Monday, February 4, 2008
Seaside, Pacific Grove, and their taxes
Seaside wants us to approve a one-cent increase in the sales tax to pay for city services. That would give us the highest sales tax rate on the peninsula, at 8.25%, beating out Sand City's 7.75%. Add in the proposal for a half-cent increase to pay for county roads, and the sales tax in Seaside would be 8.75%, which would be obscene.
So I'm voting against Measure R. As a Seaside resident we need better city services to be sure. But the city hasn't been doing enough to create the kind of economic development which would bring in tax revenue without raising taxes.
Seaside has been trying to develop Broadway as a new "downtown" business district. It's a great vision, but so far the execution has hardly been inspiring. Take the beautiful new shopping plaza on Fremont and Broadway. That was supposed to be the catalyst for more development in the area. But that site needs an anchor type retailer that will draw customers from all over the peninsula, which would in turn attract more stores to the neighborhood. Something big like a department store, JC Penney, perhaps, or maybe a Barnes & Noble bookstore, to compete with the Borders monopoly on the peninsula.
Instead they gave us another Starbucks and a Kinkos.
The city of Seaside is simply setting its sights too low, and trying to raise taxes to compensate for our leaders' lack of vision.
Pacific Grove is doing the same thing. Voters there rejected a tax increase last fall. Downtown PG is likewise suffering from a lack of vision. They, too, need a strong anchor store to bring in people from all over the peninsula. The building they need is right in their midst. It once housed Holman's Department Store, which was once comparable in size and prestige to Monterey's Macy's.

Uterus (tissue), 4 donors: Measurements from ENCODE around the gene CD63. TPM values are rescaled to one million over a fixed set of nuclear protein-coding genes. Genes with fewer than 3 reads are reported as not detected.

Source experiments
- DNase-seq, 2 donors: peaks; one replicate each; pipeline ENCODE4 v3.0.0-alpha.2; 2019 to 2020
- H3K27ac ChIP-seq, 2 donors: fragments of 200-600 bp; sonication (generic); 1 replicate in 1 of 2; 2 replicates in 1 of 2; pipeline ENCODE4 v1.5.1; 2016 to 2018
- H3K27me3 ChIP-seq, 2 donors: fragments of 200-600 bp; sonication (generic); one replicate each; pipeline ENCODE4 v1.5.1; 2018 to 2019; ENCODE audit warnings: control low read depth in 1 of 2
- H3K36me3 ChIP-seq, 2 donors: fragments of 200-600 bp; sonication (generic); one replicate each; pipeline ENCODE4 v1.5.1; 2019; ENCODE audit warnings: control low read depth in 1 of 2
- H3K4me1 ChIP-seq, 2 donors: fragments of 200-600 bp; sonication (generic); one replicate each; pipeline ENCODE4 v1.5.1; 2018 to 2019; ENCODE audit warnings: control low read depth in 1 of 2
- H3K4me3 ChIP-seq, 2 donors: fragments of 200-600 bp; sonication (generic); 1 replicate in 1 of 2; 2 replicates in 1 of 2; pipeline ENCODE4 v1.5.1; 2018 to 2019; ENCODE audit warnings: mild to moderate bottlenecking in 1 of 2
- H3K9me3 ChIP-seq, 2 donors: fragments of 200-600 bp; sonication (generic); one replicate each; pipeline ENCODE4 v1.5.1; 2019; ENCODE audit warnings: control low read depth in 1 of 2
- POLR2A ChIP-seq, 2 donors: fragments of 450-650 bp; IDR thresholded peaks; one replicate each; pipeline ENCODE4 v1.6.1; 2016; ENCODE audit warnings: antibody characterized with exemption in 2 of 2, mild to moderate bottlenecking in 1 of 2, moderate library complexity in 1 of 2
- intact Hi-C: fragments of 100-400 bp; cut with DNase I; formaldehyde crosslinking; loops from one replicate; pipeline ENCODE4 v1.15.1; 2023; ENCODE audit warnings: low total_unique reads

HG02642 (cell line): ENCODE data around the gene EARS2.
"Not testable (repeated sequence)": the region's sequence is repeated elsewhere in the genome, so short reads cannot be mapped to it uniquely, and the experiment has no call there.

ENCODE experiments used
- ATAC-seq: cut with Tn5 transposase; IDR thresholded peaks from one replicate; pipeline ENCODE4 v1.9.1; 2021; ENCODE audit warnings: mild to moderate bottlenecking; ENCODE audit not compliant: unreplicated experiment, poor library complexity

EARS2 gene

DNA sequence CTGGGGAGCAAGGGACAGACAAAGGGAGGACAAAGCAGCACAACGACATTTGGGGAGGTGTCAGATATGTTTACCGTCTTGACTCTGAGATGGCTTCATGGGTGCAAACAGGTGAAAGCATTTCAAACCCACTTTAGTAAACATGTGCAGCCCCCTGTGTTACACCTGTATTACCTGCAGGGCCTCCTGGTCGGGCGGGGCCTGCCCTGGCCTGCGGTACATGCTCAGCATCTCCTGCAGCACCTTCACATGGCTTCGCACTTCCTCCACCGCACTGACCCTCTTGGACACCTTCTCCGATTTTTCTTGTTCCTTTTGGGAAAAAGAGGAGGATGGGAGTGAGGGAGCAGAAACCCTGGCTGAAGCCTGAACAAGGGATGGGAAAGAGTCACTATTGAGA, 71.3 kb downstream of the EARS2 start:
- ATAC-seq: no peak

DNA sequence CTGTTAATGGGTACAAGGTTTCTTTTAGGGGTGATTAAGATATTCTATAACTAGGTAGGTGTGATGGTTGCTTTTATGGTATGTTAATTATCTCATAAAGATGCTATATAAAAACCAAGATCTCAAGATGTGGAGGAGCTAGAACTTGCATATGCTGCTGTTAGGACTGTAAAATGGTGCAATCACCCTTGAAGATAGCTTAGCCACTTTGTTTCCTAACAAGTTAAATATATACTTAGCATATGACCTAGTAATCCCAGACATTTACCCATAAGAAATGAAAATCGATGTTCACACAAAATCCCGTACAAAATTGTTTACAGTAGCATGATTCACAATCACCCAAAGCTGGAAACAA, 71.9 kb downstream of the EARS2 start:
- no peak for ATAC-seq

But the upper half of the Holman building has been empty for a decade while the rest of it is occupied by an antique mall, which attracts only a few specialty shoppers. There have been proposals to convert the building into a hotel or condominiums, but they don't seem to want to try to attract a major retailer back to the "last hometown."
And since the PG city council couldn't sell a tax increase, they're talking about ridiculous schemes to put parking meters along the shoreline, cutting services, and so forth. All because they don't seem to have the ability to attract retailers into their retail district.
Posted at 1:35 AM